Therapists forge ahead with telehealth — not knowing if they'll be paid

A man and woman stand for a portrait.
Jim Jonas, left, director of The Jonas Center, and his wife Lisa Jonas. The Jonas Center offers therapy at five locations in the Twin Cities metro area. Before the coronavirus crisis began, most of their practice was in the office. But now, he and all of his therapists are only offering telehealth.
Courtesy of Paul Jonas

The window that pops up on The Jonas Center website reads like this: “Due to concerns regarding COVID-19 and our commitment to your health and safety, The Jonas Center is only offering telehealth appointments until further notice.”

That’s not how client visits used to be, said Jim Jonas, director of the group which offers therapy at five locations around the Twin Cities metro area. Until a month or so ago, Jonas estimated that as much of 99 percent of their work was in person.

It was a scramble, but Jonas and the 15 therapists in his practice made the switch to telehealth. What remains to be seen is whether they’ll get paid for all of it.

Insurance companies covered telehealth before the pandemic, but the rules were complicated and strict. The provider had to be in an office and so did the patient. It had to be done over special platforms, not just a plain old telephone.

Grow the Future of Public Media

MPR News is supported by Members. Gifts from individuals power everything you find here. Make a gift of any amount today to become a Member!

The government sets the basic rules for Medicaid and Medicare claims and the private insurers usually follow the government’s lead, with adjustments for particular plans.

Most of the insurers the center deals with have adopted recent changes for the reimbursement of telehealth services, said Jonas.

“Not all of them,” he noted, “but most got on board and said, ‘OK, we’re ... going to stay close to these guidelines and follow the federal guidelines, and for the time being during this emergency, we will cover platforms like FaceTime and just straight telephone calls.’”

The problem is things are changing so fast that nobody quite knows what’s covered and what’s not — all of which explains why Jenna Lindgren has been on the phone with insurance companies nonstop for the last few weeks, checking to see if telehealth is covered through clients’ different policies.

A woman smiles for a portrait.
Jenna Lindgren helps mental health care providers bill for their clients’ care.
Courtesy of Paul Jonas

She works for a company, owned by Jim Jonas’ son Paul Jonas, that does billing for mental health providers.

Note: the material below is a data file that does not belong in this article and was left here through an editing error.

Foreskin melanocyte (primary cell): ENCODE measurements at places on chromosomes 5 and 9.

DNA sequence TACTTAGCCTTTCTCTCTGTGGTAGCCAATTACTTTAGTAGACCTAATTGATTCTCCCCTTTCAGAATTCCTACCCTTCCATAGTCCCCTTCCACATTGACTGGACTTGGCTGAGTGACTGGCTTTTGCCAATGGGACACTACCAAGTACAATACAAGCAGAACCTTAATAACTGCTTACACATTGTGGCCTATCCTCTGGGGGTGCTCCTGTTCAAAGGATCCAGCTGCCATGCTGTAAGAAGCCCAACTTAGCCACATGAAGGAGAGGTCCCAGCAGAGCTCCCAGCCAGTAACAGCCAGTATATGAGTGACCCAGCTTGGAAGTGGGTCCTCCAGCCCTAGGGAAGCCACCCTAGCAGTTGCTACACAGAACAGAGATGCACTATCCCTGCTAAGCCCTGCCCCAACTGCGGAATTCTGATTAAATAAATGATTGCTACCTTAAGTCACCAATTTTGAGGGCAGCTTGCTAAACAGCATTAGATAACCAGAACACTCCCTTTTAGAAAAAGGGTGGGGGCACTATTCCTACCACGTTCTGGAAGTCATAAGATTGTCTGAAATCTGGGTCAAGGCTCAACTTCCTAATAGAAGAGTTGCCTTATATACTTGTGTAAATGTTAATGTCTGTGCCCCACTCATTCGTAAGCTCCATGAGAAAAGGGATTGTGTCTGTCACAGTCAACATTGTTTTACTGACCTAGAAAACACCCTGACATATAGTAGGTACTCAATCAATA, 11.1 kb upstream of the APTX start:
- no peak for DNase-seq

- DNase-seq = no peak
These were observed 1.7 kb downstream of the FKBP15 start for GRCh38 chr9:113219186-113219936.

“We call the provider services line,” Paul Jonas said, “and sometimes we’re told one thing and sometimes we’re told another. Clients are having this happen, too.”

The insurance company might say a plan covers telehealth, but what it may mean is that the patient can use a nurse’s line, not his or her own therapist.

For their part, the insurance companies are trying to figure out what they think works — or doesn’t — in telehealth, like phone and video visits.

Pamela Greenberg, Association for Behavioral Health and Wellness president
Pamela Greenberg, president of the Association for Behavioral Health and Wellness.
Courtesy of the Association for Behavioral Health and Wellness

“And then, you can determine whether or not that seems like, yes, that makes sense, that should work via the service that you’re using,” said Pamela Greenberg, president of the Association for Behavioral Health and Wellness, a trade organization that represents health plans.

The other challenge is to make sure the clinicians are actually delivering the service they promise and the care their clients need, she said.

The coronavirus crisis is forcing changes to telehealth that the insurance industry has long been reluctant to accept, partly due to concern that it might end up costing too much if more people could access care this way.

Now that circumstances have pushed insurers into allowing more telehealth, some of these changes may well stick, said Haiden Huskamp, who studies health insurance policy at Harvard University.

This could really be a game changer for psychiatric practice going forward,” she said.

She and her colleagues have been talking to psychiatrists who say that so far, telehealth is going well. But until the insurance companies finalize their coverage plans, some providers — like Jim Jonas — are taking a gamble.

“I was willing to take the risk that I’m not going to get paid for all of this. And I’m still probably not going to get paid for all of this,” he said. “But I can sleep at night knowing that I checked in with my clients.”

Clinics are just starting to submit their March bills, which means they’ll know in the coming weeks which ones are paid and which ones are rejected.

If you are a provider or a patient who has had claims denied for telehealth since the COVID-19 crisis began, we’d like to hear from you. Email

This reporting is part of Call to Mind, our MPR initiative to foster new conversations about mental health.